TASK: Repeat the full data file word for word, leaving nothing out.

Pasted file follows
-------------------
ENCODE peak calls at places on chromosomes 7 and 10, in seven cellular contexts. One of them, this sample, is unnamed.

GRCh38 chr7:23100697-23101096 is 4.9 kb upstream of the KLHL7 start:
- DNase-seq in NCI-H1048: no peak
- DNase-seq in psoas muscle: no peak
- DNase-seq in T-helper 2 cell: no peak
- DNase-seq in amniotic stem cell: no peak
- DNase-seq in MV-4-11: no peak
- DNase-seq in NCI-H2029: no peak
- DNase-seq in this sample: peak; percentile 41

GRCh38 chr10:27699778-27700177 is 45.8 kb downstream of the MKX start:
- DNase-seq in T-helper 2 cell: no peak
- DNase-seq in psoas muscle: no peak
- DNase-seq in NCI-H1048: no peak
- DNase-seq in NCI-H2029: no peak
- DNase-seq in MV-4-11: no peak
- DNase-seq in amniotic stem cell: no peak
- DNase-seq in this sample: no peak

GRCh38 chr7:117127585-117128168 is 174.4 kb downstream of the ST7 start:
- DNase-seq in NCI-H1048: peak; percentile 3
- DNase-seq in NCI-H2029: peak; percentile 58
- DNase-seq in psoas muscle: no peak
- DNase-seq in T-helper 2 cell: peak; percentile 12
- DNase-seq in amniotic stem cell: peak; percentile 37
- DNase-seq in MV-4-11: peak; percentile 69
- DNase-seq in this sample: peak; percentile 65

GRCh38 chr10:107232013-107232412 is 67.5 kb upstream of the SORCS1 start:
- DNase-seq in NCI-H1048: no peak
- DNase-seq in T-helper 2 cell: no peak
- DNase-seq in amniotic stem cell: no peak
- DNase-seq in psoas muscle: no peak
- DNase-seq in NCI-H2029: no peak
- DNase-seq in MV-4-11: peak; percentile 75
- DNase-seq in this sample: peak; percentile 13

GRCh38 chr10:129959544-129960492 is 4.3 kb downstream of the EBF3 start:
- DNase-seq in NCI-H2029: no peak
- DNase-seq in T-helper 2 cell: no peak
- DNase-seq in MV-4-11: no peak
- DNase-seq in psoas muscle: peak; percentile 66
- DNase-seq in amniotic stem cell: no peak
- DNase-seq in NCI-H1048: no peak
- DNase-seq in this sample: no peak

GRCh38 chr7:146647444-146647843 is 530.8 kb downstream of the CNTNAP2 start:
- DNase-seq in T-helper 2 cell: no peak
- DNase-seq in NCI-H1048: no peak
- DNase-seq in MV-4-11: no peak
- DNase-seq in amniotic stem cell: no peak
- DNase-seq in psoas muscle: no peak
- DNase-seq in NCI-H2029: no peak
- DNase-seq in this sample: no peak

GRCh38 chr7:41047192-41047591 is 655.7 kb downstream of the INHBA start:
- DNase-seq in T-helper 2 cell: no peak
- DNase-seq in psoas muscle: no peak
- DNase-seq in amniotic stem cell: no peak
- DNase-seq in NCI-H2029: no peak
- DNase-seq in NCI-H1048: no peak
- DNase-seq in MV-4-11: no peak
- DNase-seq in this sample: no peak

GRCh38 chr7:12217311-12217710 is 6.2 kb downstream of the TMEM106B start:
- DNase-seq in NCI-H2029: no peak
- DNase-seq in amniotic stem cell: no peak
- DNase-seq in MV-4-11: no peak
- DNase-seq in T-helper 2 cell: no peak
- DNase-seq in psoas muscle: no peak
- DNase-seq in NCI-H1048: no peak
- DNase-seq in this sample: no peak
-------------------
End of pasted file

ENCODE peak calls at places on chromosomes 7 and 10, in seven cellular contexts. One of them, this sample, is unnamed.

GRCh38 chr7:23100697-23101096 is 4.9 kb upstream of the KLHL7 start:
- DNase-seq in NCI-H1048: no peak
- DNase-seq in psoas muscle: no peak
- DNase-seq in T-helper 2 cell: no peak
- DNase-seq in amniotic stem cell: no peak
- DNase-seq in MV-4-11: no peak
- DNase-seq in NCI-H2029: no peak
- DNase-seq in this sample: peak; percentile 41

GRCh38 chr10:27699778-27700177 is 45.8 kb downstream of the MKX start:
- DNase-seq in T-helper 2 cell: no peak
- DNase-seq in psoas muscle: no peak
- DNase-seq in NCI-H1048: no peak
- DNase-seq in NCI-H2029: no peak
- DNase-seq in MV-4-11: no peak
- DNase-seq in amniotic stem cell: no peak
- DNase-seq in this sample: no peak

GRCh38 chr7:117127585-117128168 is 174.4 kb downstream of the ST7 start:
- DNase-seq in NCI-H1048: peak; percentile 3
- DNase-seq in NCI-H2029: peak; percentile 58
- DNase-seq in psoas muscle: no peak
- DNase-seq in T-helper 2 cell: peak; percentile 12
- DNase-seq in amniotic stem cell: peak; percentile 37
- DNase-seq in MV-4-11: peak; percentile 69
- DNase-seq in this sample: peak; percentile 65

GRCh38 chr10:107232013-107232412 is 67.5 kb upstream of the SORCS1 start:
- DNase-seq in NCI-H1048: no peak
- DNase-seq in T-helper 2 cell: no peak
- DNase-seq in amniotic stem cell: no peak
- DNase-seq in psoas muscle: no peak
- DNase-seq in NCI-H2029: no peak
- DNase-seq in MV-4-11: peak; percentile 75
- DNase-seq in this sample: peak; percentile 13

GRCh38 chr10:129959544-129960492 is 4.3 kb downstream of the EBF3 start:
- DNase-seq in NCI-H2029: no peak
- DNase-seq in T-helper 2 cell: no peak
- DNase-seq in MV-4-11: no peak
- DNase-seq in psoas muscle: peak; percentile 66
- DNase-seq in amniotic stem cell: no peak
- DNase-seq in NCI-H1048: no peak
- DNase-seq in this sample: no peak

GRCh38 chr7:146647444-146647843 is 530.8 kb downstream of the CNTNAP2 start:
- DNase-seq in T-helper 2 cell: no peak
- DNase-seq in NCI-H1048: no peak
- DNase-seq in MV-4-11: no peak
- DNase-seq in amniotic stem cell: no peak
- DNase-seq in psoas muscle: no peak
- DNase-seq in NCI-H2029: no peak
- DNase-seq in this sample: no peak

GRCh38 chr7:41047192-41047591 is 655.7 kb downstream of the INHBA start:
- DNase-seq in T-helper 2 cell: no peak
- DNase-seq in psoas muscle: no peak
- DNase-seq in amniotic stem cell: no peak
- DNase-seq in NCI-H2029: no peak
- DNase-seq in NCI-H1048: no peak
- DNase-seq in MV-4-11: no peak
- DNase-seq in this sample: no peak

GRCh38 chr7:12217311-12217710 is 6.2 kb downstream of the TMEM106B start:
- DNase-seq in NCI-H2029: no peak
- DNase-seq in amniotic stem cell: no peak
- DNase-seq in MV-4-11: no peak
- DNase-seq in T-helper 2 cell: no peak
- DNase-seq in psoas muscle: no peak
- DNase-seq in NCI-H1048: no peak
- DNase-seq in this sample: no peak